NEW YORK (Reuters) - U.S. gasoline futures prices rose on Wednesday on concerns about East Coast supply shortages as the energy sector struggled to restore operations disrupted by massive storm Sandy.
Expiring front-month November gasoline futures pared gains late after surging more than 7 percent during the session, hitting their highest level since October 12.
Gasoline futures attracted wholesale buyers trying to lock in physical supplies, market sources said.
Even as the aftermath of the devastating storm kept many motorists off the road, more than half of the gasoline service stations in the New York and New Jersey area were shut due to a combination of power outages and depleted supplies.
While operators continued to restore refineries and pipelines after disruptions crippled the East Coast fuel supply network, the focus remained on Phillips 66’s 238,000 barrel-per-day Bayway refinery in Linden, New Jersey.
Power cut off by the storm was restored, the company said, but sources said it might be next week before the refinery restarts.
“Some wholesalers may be using the expiring NYMEX gasoline contract as a way to get physical supply over the next several weeks,” said John Kilduff, partner at Again Capital LLC in New York.
“There are growing concerns about shortages of gasoline at the retail level and the tight gasoline supply situation in the New York Harbor even before the storm.”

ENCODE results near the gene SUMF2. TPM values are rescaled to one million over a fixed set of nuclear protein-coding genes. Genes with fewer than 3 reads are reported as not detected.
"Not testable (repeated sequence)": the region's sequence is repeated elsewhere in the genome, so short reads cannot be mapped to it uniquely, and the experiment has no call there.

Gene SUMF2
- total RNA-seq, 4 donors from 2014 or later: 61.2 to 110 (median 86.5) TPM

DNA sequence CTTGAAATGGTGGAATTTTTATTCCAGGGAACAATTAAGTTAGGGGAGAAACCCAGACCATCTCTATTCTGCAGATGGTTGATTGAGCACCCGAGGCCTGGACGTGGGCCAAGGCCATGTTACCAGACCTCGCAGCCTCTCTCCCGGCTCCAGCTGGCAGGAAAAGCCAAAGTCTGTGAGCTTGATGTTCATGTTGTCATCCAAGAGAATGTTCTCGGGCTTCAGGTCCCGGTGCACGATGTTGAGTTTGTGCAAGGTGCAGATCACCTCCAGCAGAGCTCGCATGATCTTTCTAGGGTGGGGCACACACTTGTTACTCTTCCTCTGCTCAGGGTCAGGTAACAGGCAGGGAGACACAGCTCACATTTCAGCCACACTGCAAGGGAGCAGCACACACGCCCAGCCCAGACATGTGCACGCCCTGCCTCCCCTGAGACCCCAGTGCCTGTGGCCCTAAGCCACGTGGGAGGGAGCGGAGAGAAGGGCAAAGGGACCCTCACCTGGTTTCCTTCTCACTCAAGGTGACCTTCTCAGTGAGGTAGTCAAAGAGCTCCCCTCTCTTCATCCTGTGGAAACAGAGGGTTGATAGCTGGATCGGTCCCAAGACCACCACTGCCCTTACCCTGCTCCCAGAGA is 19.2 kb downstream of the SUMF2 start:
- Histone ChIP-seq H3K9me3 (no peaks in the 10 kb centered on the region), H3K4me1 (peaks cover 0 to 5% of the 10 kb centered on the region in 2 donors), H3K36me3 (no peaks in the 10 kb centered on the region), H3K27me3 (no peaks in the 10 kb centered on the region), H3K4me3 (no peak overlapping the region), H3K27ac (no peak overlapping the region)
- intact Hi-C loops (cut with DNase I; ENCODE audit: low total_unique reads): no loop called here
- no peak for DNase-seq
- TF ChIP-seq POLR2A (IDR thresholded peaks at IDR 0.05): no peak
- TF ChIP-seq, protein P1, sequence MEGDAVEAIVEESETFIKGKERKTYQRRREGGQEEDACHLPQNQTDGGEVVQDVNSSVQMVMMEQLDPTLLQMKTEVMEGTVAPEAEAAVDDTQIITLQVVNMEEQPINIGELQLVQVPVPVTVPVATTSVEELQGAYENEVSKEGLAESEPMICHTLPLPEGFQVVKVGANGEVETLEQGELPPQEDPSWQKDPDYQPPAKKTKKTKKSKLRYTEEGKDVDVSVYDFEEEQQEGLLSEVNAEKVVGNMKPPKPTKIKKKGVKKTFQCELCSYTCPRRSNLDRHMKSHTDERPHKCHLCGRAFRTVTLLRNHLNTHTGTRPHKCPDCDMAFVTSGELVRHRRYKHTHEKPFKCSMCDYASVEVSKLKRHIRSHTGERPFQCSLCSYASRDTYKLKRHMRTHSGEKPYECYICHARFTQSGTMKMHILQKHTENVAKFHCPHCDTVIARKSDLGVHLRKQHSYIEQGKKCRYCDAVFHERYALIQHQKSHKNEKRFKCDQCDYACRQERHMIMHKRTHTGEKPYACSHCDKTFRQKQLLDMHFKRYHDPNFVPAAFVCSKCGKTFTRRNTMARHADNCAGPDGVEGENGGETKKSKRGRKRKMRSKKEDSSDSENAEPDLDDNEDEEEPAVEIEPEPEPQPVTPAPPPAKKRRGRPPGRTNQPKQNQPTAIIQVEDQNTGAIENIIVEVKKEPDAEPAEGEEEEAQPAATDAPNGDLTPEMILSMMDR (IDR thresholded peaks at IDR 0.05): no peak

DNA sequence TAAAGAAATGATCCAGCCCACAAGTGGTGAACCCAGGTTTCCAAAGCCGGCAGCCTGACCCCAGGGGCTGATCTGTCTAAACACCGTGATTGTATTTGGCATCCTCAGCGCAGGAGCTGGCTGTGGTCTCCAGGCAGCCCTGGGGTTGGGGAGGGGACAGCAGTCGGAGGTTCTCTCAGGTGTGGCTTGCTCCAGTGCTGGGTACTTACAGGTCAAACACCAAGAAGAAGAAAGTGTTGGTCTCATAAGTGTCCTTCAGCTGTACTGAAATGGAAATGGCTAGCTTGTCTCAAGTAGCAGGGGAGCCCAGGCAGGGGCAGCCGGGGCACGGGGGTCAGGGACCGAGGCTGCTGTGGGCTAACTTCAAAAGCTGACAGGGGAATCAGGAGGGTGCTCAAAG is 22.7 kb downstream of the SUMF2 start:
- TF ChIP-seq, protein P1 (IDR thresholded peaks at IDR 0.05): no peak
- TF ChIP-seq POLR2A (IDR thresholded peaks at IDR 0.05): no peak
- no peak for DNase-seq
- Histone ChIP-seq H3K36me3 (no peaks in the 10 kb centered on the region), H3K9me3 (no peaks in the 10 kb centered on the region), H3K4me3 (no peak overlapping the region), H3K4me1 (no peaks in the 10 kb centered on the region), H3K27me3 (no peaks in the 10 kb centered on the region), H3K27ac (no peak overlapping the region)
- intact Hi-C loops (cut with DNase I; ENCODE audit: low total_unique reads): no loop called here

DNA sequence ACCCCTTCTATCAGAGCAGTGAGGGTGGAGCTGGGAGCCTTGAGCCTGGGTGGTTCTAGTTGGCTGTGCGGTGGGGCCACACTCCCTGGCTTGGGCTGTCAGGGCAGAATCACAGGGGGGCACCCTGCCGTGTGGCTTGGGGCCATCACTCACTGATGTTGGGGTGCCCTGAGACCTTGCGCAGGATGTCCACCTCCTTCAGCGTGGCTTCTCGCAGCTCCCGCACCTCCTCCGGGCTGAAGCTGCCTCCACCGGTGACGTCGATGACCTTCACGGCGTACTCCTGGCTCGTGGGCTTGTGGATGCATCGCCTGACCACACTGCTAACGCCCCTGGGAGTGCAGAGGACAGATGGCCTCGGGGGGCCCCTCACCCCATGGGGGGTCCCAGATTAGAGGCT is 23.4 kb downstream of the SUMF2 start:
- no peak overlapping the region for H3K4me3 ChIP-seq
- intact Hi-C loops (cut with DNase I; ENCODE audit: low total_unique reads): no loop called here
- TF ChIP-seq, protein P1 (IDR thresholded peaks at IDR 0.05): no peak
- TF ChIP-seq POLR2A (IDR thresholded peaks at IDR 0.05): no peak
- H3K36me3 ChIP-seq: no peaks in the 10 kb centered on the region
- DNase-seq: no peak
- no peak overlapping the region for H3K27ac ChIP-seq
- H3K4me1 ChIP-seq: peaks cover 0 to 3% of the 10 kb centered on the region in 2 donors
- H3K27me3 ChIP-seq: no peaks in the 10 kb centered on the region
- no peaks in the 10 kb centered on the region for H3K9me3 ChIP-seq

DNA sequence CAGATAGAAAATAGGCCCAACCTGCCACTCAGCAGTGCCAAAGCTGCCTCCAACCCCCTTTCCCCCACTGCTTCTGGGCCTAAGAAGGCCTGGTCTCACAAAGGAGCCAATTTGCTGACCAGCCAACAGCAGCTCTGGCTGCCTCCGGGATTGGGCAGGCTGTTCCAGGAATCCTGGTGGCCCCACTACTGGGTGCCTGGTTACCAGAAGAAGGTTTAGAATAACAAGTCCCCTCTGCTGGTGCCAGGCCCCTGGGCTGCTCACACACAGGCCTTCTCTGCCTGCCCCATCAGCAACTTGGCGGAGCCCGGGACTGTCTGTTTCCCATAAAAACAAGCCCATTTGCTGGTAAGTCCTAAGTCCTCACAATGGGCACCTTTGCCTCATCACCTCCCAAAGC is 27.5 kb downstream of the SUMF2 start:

Gasoline inventories in the mid-Atlantic region were already 16 percent below last year’s levels before the storm hit, according to U.S. government data.
November RBOB gasoline futures rose 3.30 cents to settle and go off the board at $2.7618 a gallon, off an earlier high of $2.9375. The more-actively traded December contract rose 1.48 cents to settle at $2.6303 a gallon.
Expiring November heating oil, the U.S. benchmark distillate contract, fell 1.84 cents to settle at $3.0682 a gallon.
The U.S. Environmental Protection Agency on Wednesday granted New Jersey a temporary waiver on Ultra Low Sulfur Diesel (ULSD) specification requirements to help counter a shortfall in fuel supplies in parts of the state.
While crude futures were mixed, Brent and U.S. benchmark crude posted losses for October, the second consecutive monthly declines.
Before the calamity of storm Sandy, tepid demand, slowing global economic growth and expectations of returning North Sea supply - following maintenance-related production curbs - had weighed on crude prices.
On Wednesday, Brent December crude oil fell 38 cents to settle at $108.70 per barrel, having swung from $108.31 to $109.80. For the month, Brent fell 3.2 percent.
U.S. December crude rose 56 cents to settle at $86.24 a barrel, but stumbled 6.5 percent in October.
Traders awaited a fresh snapshot of U.S. oil inventories for the week to October 26 from U.S. Energy Information Administration data. The report was delayed a day because of the storm and is set to arrive on Thursday at 11 a.m. EDT.
A report from the American Petroleum Institute released on Tuesday showed small gains in gasoline and oil stockpiles for the week, while distillate stocks showed a nearly 900,000-barrel drawdown.
Additional reporting by Alice Baghdjian in London and Florence Tan in Singapore; Editing by Jim Marshall, David Gregorio and Dale Hudson